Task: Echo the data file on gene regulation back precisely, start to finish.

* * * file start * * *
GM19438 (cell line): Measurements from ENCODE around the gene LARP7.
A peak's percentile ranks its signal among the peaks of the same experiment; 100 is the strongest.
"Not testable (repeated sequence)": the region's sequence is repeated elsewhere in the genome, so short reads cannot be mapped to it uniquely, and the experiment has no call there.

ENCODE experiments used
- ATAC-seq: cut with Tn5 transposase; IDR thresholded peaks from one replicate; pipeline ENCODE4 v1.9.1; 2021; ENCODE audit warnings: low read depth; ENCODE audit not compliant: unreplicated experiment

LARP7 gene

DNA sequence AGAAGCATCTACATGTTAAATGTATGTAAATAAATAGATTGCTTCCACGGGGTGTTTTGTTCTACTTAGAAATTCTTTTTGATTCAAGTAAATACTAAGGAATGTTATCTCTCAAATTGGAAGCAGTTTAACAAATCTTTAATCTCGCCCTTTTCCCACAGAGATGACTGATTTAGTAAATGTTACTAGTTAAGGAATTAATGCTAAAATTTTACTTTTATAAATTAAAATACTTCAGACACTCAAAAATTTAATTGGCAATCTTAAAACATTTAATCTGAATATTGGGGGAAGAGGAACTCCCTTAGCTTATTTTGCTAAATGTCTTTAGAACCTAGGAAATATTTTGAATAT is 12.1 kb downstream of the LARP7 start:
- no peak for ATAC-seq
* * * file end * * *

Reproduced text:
GM19438 (cell line): Measurements from ENCODE around the gene LARP7.
A peak's percentile ranks its signal among the peaks of the same experiment; 100 is the strongest.
"Not testable (repeated sequence)": the region's sequence is repeated elsewhere in the genome, so short reads cannot be mapped to it uniquely, and the experiment has no call there.

ENCODE experiments used
- ATAC-seq: cut with Tn5 transposase; IDR thresholded peaks from one replicate; pipeline ENCODE4 v1.9.1; 2021; ENCODE audit warnings: low read depth; ENCODE audit not compliant: unreplicated experiment

LARP7 gene

DNA sequence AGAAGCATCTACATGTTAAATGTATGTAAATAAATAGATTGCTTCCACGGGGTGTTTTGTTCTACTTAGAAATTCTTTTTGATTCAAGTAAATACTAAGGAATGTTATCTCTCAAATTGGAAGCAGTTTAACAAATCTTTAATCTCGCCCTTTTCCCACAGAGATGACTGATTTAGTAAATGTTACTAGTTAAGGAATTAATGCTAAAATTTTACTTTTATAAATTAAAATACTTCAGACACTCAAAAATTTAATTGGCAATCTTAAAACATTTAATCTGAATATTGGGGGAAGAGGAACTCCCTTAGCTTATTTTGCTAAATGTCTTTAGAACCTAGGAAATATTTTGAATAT is 12.1 kb downstream of the LARP7 start:
- no peak for ATAC-seq